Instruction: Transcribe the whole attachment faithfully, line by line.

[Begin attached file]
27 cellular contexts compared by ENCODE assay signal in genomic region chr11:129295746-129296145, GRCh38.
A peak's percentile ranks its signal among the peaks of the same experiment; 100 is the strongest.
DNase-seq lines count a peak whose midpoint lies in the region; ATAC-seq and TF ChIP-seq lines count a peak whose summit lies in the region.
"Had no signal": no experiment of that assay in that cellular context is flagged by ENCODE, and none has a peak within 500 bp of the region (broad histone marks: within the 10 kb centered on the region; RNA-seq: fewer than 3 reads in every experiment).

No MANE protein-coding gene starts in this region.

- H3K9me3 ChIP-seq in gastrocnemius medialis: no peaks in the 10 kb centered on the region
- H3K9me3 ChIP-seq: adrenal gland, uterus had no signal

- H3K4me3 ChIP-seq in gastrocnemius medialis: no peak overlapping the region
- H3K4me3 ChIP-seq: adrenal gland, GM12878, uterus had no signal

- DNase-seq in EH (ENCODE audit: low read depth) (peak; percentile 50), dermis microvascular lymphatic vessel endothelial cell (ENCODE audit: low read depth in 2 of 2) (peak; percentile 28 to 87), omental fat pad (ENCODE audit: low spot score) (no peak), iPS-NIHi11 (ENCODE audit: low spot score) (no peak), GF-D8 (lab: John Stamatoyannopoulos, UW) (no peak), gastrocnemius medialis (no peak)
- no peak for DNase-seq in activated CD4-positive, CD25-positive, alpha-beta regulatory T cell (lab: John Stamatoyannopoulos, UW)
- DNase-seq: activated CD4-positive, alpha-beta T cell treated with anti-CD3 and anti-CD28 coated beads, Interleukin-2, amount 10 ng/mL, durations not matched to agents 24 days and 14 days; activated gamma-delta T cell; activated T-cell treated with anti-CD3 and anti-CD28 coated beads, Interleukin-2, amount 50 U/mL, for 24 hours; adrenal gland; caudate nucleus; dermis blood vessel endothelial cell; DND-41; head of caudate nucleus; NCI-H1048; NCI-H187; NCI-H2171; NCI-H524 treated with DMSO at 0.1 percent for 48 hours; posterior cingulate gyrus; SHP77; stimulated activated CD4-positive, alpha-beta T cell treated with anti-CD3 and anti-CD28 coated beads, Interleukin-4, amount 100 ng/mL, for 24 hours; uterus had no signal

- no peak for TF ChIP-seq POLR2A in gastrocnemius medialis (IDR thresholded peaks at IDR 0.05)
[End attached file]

27 cellular contexts compared by ENCODE assay signal in genomic region chr11:129295746-129296145, GRCh38.
A peak's percentile ranks its signal among the peaks of the same experiment; 100 is the strongest.
DNase-seq lines count a peak whose midpoint lies in the region; ATAC-seq and TF ChIP-seq lines count a peak whose summit lies in the region.
"Had no signal": no experiment of that assay in that cellular context is flagged by ENCODE, and none has a peak within 500 bp of the region (broad histone marks: within the 10 kb centered on the region; RNA-seq: fewer than 3 reads in every experiment).

No MANE protein-coding gene starts in this region.

- H3K9me3 ChIP-seq in gastrocnemius medialis: no peaks in the 10 kb centered on the region
- H3K9me3 ChIP-seq: adrenal gland, uterus had no signal

- H3K4me3 ChIP-seq in gastrocnemius medialis: no peak overlapping the region
- H3K4me3 ChIP-seq: adrenal gland, GM12878, uterus had no signal

- DNase-seq in EH (ENCODE audit: low read depth) (peak; percentile 50), dermis microvascular lymphatic vessel endothelial cell (ENCODE audit: low read depth in 2 of 2) (peak; percentile 28 to 87), omental fat pad (ENCODE audit: low spot score) (no peak), iPS-NIHi11 (ENCODE audit: low spot score) (no peak), GF-D8 (lab: John Stamatoyannopoulos, UW) (no peak), gastrocnemius medialis (no peak)
- no peak for DNase-seq in activated CD4-positive, CD25-positive, alpha-beta regulatory T cell (lab: John Stamatoyannopoulos, UW)
- DNase-seq: activated CD4-positive, alpha-beta T cell treated with anti-CD3 and anti-CD28 coated beads, Interleukin-2, amount 10 ng/mL, durations not matched to agents 24 days and 14 days; activated gamma-delta T cell; activated T-cell treated with anti-CD3 and anti-CD28 coated beads, Interleukin-2, amount 50 U/mL, for 24 hours; adrenal gland; caudate nucleus; dermis blood vessel endothelial cell; DND-41; head of caudate nucleus; NCI-H1048; NCI-H187; NCI-H2171; NCI-H524 treated with DMSO at 0.1 percent for 48 hours; posterior cingulate gyrus; SHP77; stimulated activated CD4-positive, alpha-beta T cell treated with anti-CD3 and anti-CD28 coated beads, Interleukin-4, amount 100 ng/mL, for 24 hours; uterus had no signal

- no peak for TF ChIP-seq POLR2A in gastrocnemius medialis (IDR thresholded peaks at IDR 0.05)